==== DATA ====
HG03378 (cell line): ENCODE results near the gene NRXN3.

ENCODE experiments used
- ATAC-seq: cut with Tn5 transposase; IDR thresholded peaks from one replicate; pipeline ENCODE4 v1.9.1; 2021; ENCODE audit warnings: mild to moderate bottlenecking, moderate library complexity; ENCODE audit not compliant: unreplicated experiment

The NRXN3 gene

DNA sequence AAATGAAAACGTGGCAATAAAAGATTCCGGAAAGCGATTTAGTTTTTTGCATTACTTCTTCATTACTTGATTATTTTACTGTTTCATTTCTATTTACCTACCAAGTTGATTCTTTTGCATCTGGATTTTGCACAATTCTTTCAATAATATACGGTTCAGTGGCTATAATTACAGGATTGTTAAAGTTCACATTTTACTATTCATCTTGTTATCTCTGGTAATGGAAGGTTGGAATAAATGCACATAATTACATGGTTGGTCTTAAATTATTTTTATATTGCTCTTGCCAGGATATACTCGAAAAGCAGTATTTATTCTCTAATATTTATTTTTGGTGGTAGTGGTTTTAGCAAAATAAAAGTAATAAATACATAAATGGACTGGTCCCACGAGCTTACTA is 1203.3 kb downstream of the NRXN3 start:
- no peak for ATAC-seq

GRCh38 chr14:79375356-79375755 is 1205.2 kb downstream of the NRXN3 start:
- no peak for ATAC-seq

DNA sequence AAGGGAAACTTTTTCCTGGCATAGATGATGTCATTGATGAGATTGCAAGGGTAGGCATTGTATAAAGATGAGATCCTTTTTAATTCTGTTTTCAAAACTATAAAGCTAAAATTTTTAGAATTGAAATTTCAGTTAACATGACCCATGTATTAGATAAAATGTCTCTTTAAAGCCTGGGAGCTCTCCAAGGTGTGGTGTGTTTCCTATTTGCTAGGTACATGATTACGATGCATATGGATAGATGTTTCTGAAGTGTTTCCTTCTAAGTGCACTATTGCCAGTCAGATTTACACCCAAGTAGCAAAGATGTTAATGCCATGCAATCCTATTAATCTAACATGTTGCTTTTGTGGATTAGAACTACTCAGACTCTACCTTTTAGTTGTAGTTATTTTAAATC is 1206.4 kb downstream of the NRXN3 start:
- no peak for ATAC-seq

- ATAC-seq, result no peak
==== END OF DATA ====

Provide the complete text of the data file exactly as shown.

HG03378 (cell line): ENCODE results near the gene NRXN3.

ENCODE experiments used
- ATAC-seq: cut with Tn5 transposase; IDR thresholded peaks from one replicate; pipeline ENCODE4 v1.9.1; 2021; ENCODE audit warnings: mild to moderate bottlenecking, moderate library complexity; ENCODE audit not compliant: unreplicated experiment

The NRXN3 gene

DNA sequence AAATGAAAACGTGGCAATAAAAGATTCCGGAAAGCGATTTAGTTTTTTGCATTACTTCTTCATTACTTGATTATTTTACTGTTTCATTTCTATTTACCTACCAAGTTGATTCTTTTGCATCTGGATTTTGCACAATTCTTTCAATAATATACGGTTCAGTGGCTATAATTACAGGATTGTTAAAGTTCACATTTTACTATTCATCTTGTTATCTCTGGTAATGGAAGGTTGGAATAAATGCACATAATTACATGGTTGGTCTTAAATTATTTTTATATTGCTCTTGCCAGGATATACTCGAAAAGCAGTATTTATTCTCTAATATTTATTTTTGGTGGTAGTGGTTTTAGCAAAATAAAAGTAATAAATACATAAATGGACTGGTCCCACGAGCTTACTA is 1203.3 kb downstream of the NRXN3 start:
- no peak for ATAC-seq

GRCh38 chr14:79375356-79375755 is 1205.2 kb downstream of the NRXN3 start:
- no peak for ATAC-seq

DNA sequence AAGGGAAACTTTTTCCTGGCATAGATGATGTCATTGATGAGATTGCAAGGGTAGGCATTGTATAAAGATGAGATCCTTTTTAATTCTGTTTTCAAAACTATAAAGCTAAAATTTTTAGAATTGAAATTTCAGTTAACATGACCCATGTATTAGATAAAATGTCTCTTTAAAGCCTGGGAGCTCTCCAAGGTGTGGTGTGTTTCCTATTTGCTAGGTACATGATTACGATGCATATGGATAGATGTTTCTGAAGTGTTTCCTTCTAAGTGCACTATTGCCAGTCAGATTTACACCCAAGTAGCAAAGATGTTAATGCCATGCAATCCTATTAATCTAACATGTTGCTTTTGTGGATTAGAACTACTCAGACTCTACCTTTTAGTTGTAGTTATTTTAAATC is 1206.4 kb downstream of the NRXN3 start:
- no peak for ATAC-seq

- ATAC-seq, result no peak